Giving Kids a Voice … and a Role: ‘How We Know What We Know’

“A hopeful book in a discouraging time.”

It’s how Antioch University Professor David Sobel characterizes “How We Know What We Know About Our Changing Climate: Scientists and Kids Explore Global Warming,” co-authored by Lynne Cherry and Gary Braasch.

“This is not a scary book,” the front flap of the book jacket reinforces.

It’s the kind of velvet glove approach Cherry and Braasch take in walking 10- to 14-year olds through the ins and outs of a changing climate … and their roles in helping address the attendant challenges.

They show in “How We Know What We Know” that they know not only the subject but also how to communicate it to that age group, in whose good hands the climate change issues soon will rest.

They don’t pull punches on the seriousness of the climate change challenges as they see them and as some of the nation’s leading scientists and scientific organizations, their sources, describe them. But they deliver the strong medicine with a hopeful tone designed to enlist, and not repel, a youthful and impressionable audience.

Coming Soon to a Theater Near You?

Cherry and photojournalist Braasch, working in cooperation with the National Wildlife Federation, now are raising money, and apparently succeeding, for a full-length theatrical release film “to give kids a voice,” as Cherry put it in an April 17 phone interview. She said the effort is still in the early stages, but with more than $100,000 raised in just the past few weeks, and with a contract signing imminent with a prominent film producer, she exudes hopefulness and enthusiasm.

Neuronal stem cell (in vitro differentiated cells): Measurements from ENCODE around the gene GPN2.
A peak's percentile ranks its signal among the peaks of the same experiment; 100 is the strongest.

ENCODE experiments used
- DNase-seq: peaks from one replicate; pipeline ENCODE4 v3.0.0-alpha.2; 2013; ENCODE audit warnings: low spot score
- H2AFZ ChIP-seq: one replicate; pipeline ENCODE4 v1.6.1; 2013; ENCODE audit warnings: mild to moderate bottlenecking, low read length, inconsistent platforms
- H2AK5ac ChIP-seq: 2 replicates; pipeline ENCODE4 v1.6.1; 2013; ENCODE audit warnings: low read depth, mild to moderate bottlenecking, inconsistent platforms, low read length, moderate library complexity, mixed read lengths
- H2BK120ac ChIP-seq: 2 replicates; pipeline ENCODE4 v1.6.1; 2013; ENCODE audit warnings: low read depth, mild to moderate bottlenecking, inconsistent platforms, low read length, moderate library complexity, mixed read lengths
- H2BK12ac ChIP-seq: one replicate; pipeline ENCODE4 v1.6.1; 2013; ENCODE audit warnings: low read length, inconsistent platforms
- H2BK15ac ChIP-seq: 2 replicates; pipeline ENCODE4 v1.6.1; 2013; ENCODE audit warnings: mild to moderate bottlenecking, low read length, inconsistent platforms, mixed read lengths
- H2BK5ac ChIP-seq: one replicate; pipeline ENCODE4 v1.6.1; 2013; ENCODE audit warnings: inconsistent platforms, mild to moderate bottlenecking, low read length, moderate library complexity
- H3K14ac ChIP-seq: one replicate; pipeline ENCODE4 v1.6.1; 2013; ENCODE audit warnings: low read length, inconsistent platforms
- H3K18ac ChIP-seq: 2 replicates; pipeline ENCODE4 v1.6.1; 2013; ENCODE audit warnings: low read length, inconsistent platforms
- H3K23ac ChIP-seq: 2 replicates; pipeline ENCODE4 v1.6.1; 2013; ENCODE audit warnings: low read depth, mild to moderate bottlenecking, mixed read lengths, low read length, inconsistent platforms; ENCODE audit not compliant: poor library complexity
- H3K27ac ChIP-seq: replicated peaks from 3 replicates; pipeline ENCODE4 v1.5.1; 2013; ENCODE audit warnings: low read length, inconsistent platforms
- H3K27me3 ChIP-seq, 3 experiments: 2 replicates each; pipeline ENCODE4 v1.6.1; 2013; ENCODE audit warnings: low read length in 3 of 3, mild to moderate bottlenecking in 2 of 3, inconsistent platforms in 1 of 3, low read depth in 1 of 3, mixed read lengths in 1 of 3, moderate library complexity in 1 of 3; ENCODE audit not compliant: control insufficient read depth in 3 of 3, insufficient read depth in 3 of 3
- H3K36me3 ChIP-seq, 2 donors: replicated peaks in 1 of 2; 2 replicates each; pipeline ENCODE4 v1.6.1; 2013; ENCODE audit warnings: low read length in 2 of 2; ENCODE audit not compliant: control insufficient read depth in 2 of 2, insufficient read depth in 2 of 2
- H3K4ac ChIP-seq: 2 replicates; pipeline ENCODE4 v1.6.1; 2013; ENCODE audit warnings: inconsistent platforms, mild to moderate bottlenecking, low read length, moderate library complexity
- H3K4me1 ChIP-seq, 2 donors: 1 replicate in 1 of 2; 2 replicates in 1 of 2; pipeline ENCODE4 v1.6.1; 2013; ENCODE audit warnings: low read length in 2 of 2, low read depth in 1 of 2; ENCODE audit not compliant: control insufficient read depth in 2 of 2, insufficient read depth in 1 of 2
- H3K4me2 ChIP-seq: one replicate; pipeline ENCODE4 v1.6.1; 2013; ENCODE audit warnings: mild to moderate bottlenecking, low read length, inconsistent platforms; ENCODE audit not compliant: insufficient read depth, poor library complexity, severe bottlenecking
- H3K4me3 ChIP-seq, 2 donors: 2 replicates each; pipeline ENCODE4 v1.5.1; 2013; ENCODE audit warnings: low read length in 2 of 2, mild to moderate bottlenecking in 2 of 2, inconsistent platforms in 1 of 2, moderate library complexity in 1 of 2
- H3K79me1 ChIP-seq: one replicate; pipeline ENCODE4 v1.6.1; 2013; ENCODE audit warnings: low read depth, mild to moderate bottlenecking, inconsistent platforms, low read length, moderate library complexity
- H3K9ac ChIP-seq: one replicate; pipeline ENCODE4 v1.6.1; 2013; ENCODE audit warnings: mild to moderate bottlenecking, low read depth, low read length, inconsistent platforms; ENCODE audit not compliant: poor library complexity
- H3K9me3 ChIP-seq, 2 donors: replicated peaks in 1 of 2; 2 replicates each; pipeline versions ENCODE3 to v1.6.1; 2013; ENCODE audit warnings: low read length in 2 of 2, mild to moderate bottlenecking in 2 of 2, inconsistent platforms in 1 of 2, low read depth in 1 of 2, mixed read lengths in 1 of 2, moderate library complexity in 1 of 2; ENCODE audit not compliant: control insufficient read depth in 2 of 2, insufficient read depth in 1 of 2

“The scientists in this book are detectives unraveling mysteries about our changing climate,” they write in an opening introduction. From “What is Science? Hypotheses, Theories, Facts, and Beliefs” to “A Scientist Speaks Out” (about NASA’s James Hansen) and “The Role of Government and You – Success Stories,” they sustain the message through 28 consecutive chapters, each on a two-page 22″ by 9″ spread. They tell their story through concise wording and through Braasch’s riveting photography and practical graphics. “How We Know What We Know” amounts to something of a youth counterpart to Braasch’s 2007 book “Earth Under Fire: How Global Warming is Changing the World” (see Forum Forum article).

Each two-page spread includes three or four images and graphics, often involving youths in the age group the book targets.

As a companion to the 66-page hardback (ISBN: 978-1-58469-103-7) listed for $17.95 ($12.21 on Amazon.com), the publisher, Dawn Publications of Nevada City, Ca., has a 48-page paperback teacher’s guide (ISBN: 978-1-58469-105-1) written by Carol L. Malnor, selling for $8.95.

For those teachers concerned that their resource options for their climate change classes are limited to materials emanating from partisan interests, Cherry’s and Braasch’s “How We Know What We Know” provides a practical and authoritative alternative. It’s one their students can not only learn from but also enjoy, taking in both the joys of scientific discovery and the challenges their own generation and their kids and grand kids will need to grapple with.

Bud Ward

Bud Ward is editor of Yale Climate Connections. (E-mail: bud@yaleclimateconnections.org).
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